I realize I am probably not using the correct terminology in much of this so please excuse my ignorance. I am happy for anyone to point out the errors of my thinking or approach and very grateful to receive any constructive suggestions from you electrical bods!

Thank you

Joined: Apr 2002
Posts: 2,527
A problem with raising taps on distribution transformers to compensate for secondary-cable voltage drop is simply poor voltage regulation. During light-load periods, 130V is murder on lamps and consumer electronics, where 110V or less during heavier-load periods is tough on motors. {Don’t forget to consider the significant additional load of motor starting, if applicable.} Flicker from poor voltage regulation can be bothersome to intolerable for some. [In North America, utilities and appliance producers have sort of a “treaty” agreeing on a range of around 110-125V.] The best solution is to size the cable for acceptable voltage drop over the range of anticipated loads, although secondary cables can get quite large.

Consider using an online voltage-drop calculator like those at

Remember that if 120V loads are split by using 3-wire 120/240V servce, that will effectively lower “120V” voltage drop by one-half, if a reduced neutral is not used.

Another fix may be to move the distribution transformer {extending the primary cables} to a location closer to half way between the two residences, but that may not be acceptable to the utility.

Joined: Aug 2004
Posts: 3
Belize Offline OP
Junior Member

Thanks for your suggestions.

I am in fact in the process of trying to get the Utility to relocate the transformer closer to the site - only 200ft closer (the closest available possibility, but closer nonetheless)

Are there any "gadgets" for "smoothing" the supply regardless of the loads that are being applied?

If I bring a 2/0 cable into the site can I then distribute it to the 5 locations (4 units + 1 Utility, each now with an effectively much reduced load) with a singnificantly smaller cable e.g 4AWG?

Can you explain "splitting the 120V loads with a 3 wire system" a little more please? Is that the same as balancing the loads across each of the the two 120V supply line "phases"?


Joined: Mar 2002
Posts: 582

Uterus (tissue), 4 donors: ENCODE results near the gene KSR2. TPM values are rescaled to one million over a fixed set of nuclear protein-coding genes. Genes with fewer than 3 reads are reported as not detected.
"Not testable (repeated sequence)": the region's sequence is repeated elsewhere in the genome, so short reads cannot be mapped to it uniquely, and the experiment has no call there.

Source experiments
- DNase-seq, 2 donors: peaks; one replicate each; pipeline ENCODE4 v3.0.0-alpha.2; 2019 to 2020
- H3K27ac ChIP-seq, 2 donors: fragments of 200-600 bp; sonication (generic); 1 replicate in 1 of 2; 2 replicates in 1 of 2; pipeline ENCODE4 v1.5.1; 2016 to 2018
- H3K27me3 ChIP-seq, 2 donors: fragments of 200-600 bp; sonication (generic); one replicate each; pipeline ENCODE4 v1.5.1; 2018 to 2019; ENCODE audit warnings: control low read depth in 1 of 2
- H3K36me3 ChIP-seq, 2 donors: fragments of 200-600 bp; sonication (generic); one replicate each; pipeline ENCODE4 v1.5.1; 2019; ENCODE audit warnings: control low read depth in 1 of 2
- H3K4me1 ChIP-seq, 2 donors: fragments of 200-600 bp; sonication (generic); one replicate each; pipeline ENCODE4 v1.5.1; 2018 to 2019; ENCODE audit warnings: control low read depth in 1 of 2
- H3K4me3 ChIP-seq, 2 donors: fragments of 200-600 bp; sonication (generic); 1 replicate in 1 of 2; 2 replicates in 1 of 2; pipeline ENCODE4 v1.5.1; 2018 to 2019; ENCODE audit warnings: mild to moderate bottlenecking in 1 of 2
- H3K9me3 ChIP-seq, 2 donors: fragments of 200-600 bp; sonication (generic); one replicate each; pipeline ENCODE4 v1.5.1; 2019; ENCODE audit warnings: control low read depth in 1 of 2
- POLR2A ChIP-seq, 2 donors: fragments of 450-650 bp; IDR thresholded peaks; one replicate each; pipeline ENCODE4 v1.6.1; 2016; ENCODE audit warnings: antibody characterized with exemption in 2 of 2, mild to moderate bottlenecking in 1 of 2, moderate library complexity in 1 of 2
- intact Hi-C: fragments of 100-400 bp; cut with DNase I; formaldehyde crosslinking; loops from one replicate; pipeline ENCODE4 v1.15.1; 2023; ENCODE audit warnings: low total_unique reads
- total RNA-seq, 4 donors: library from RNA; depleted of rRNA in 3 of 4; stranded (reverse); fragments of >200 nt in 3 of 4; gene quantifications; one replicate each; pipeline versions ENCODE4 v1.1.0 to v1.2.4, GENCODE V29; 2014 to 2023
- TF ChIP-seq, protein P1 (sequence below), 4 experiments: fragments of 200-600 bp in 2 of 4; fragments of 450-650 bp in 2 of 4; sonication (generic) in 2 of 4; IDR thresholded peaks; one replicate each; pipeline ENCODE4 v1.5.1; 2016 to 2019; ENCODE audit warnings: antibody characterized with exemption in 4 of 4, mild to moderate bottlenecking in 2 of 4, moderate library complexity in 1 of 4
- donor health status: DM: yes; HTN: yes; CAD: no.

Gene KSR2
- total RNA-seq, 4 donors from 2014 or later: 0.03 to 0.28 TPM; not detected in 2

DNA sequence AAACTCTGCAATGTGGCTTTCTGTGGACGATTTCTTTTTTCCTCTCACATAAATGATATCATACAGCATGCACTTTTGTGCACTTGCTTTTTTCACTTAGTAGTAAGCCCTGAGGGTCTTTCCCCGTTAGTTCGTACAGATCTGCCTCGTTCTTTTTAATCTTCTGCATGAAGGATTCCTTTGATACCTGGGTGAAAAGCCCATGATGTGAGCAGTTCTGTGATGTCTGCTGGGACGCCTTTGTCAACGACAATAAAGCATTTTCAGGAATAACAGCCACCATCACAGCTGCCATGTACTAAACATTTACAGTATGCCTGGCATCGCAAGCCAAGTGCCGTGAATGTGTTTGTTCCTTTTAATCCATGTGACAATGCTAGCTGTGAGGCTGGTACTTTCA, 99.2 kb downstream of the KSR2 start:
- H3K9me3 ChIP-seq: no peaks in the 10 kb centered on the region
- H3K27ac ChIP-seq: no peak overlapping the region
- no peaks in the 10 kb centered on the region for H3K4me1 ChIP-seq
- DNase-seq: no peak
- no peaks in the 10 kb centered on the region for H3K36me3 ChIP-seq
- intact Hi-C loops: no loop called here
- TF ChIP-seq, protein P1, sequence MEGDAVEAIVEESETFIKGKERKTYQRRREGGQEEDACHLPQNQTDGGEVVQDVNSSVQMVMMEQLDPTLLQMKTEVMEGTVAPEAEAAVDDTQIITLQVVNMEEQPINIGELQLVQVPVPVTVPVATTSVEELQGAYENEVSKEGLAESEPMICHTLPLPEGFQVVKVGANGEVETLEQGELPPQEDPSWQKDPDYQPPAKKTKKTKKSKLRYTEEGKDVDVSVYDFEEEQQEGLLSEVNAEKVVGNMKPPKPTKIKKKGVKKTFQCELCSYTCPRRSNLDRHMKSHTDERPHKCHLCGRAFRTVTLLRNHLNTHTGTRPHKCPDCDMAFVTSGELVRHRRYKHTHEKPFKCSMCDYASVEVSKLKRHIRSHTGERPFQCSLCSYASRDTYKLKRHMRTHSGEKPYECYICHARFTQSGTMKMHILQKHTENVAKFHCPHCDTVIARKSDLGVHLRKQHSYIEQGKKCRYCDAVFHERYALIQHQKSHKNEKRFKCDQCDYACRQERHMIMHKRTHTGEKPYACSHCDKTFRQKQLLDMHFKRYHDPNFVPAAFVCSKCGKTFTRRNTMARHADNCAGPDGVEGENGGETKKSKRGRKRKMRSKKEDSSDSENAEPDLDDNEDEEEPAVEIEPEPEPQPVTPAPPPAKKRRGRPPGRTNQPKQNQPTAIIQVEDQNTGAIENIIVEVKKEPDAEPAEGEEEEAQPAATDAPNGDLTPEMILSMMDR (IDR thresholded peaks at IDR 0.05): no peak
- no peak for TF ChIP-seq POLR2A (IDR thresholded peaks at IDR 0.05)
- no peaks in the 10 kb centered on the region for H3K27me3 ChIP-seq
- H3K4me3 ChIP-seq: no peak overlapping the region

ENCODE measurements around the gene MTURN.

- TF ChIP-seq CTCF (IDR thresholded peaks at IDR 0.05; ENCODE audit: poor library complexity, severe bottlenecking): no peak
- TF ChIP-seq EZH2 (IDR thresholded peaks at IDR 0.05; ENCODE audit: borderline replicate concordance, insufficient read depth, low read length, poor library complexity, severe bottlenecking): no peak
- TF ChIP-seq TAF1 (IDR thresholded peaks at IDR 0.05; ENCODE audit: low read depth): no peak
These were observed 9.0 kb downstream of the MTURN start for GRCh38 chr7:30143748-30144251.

Ron Offline
The 3-wire system referred to, utilizes a shared neutral between two phase conductors (where the phase conductors are 180 degrees out of phase with respect to each other), 120/240V.
Since the neutral only carries unbalanced current, the voltage drop due to the neutral will be less than two dedicated separate 120V circuits.

Joined: Apr 2002
Posts: 2,527
Refer to first illustration at

Voltage drop calculations for the described are an iterative process—step-by-step; trial-and-error for various combinations of load. Pay a power EE to do that, or study the textbooks, set up a spreadsheet and do it yourself.

[This message has been edited by Bjarney (edited 08-10-2004).]

Joined: Aug 2004
Posts: 3
Belize Offline OP
Junior Member
Thanks guys for the answers to the questions you were able to answer.

Away from the hustle and bustle of the so called first world it is interesting to see how, theories, design rules and code requirements can be "massaged" into reasonably safe working systems.

If anyone else has any comments or suggestions as to how best to arrange the site supply I would be most interested to hear it!

Link Copied to Clipboard

Tools for Electricians
Tools for Electricians

* * * * * * *
2023 National Electrical Code (NEC)
2023 NEC Now Available!
* * * * * * *

2020 Master Electrician Exam Preparation Combos
2020 NEC Electrician
Exam Prep Combos:
Master / Journeyman


Member Spotlight
SI,New Zealand
Posts: 8,443
Joined: July 2002
Top Posters(30 Days)
Trumpy 11
BigB 4
Popular Topics(Views)
307,114 Are you busy
235,111 Re: Forum
219,246 Need opinion
Powered by UBB.threads™ PHP Forum Software 7.7.5